However, the good news is that the block development and panchayat officer (BDPO) has agreed to release funds from the last installment of the 13th Finance Commission, which term has come to an end. An amount of rs 1.42 crore has been allocated to Verka block, and Sarkaria hopes that he will get around Rs 5 lakh.
“Perhaps, we are getting the amount as our village has now been adopted for development by Amarinder,” stated the sarpanch.
The sarpanch pointed out that the village lanes and drains were constructed about 20 years back when Sukh Sarkaria was the sarpanch. These are in need of repair but all pleas of the panchayat have gone unheard, he claimed.
Sarkaria listed out a number of other problems of the village, including drainage of rain water and up-gradation of the middle school to senior secondary level. One such demand, that is, of a panchayat ghar was met on Wednesday with deputy commissioner Ravi Bhagat sanctioning an amount of Rs 12 lakh.
It was when Sukh Sarkaria was chairman of the Punjab Mandi Board during the tenure of Amarinder (as CM) that the link road to the village was widened and re-laid. A number of other link roads to villages in the vicinity of Dhaul Kalan were also repaired then.
Whatever little development was done in the past few years was out of the funds that the panchayat had collected by yearly auctioning of 21 acres of panchayat land. However the residents are now hoping for a change for the better.
Deepak Saharan, deputy commissioner of police (west), said nearly 100 members of the two outfits assembled at Nehru Park around 5pm on Wednesday and marched towards Sadar Bazar before dispersing at Harish Bakery Chowk.
Heavy traffic was seen on Najafgarh Road, Zakhira flyover, Sarita Vihar underpass, Bawana industrial area, Civil Lines, Rohini, Deoli-Khanpur, and also at Rajgarh Colony in Shahdara area due to religious processions and waterlogging.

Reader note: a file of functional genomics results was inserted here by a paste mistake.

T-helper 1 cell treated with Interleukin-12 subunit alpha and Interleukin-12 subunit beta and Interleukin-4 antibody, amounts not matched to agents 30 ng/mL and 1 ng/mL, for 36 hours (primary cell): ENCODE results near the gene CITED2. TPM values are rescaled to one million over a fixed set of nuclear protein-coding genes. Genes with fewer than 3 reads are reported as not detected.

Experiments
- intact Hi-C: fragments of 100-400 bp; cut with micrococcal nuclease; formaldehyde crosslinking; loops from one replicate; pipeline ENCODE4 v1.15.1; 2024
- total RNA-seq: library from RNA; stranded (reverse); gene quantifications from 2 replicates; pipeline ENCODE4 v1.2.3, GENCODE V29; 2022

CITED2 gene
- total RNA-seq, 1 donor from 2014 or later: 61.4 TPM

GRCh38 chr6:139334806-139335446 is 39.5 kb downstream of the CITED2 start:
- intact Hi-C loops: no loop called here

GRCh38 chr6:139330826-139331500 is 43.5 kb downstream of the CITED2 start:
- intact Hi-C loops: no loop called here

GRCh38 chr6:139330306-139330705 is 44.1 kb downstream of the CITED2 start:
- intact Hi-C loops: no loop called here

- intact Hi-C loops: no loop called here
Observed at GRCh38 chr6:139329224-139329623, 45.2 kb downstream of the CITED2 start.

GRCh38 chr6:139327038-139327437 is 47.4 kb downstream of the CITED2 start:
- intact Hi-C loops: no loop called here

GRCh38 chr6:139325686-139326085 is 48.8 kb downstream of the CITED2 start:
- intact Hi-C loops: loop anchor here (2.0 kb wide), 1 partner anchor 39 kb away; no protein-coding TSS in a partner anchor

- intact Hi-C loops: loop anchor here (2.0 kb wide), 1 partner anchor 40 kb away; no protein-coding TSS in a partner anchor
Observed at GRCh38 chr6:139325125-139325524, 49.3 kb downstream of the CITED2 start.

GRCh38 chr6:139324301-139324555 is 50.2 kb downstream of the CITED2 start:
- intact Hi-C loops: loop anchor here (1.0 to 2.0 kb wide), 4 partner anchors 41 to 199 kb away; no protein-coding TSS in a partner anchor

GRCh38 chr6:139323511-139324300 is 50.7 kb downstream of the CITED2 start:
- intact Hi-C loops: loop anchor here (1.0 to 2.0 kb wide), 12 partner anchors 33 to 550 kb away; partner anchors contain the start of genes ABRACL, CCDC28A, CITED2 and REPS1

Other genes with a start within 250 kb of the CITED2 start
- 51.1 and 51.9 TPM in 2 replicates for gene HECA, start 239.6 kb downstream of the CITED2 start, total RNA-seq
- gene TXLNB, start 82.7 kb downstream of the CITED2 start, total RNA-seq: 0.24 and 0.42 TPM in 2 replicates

The arrival of monsoon was declared on Thursday, when it began raining early in the morning. From 8.30am on Thursday to 8.30am on Friday — the period between the two morning hours is how IMD classifies its 24-hour period — the city recorded 117.2mm. Normally, Delhi records 210.6mm of rain in July. Throughout Friday, there was significantly less rainfall, and the maximum temperature at the Safdarjung weather station (considered representative of Delhi’s) settled at 31.9°C, 2.5 degrees more than Thursday.
Fresh recruitment will be done via an open selection process for these newly converted posts. Those occupying the posts will not qualify to be permanent without participating in the open selections. Officials said that the LG has asked concerned officials to process the filling of vacancies and upgradation at the earliest, unduly pending for years.
The BA.5 is overtaking other Omicron lineage coronaviruses in several parts of the world, reinforcing early signs that it has a growth advantage after having triggered new waves in some regions. Dr Ekta Gupta, professor of clinical virology at Institute of Liver and Biliary Sciences (ILBS), said, “At ILBS, we have reported seven-eight cases of BA.5 so far. This is out of the samples we received from across the city.”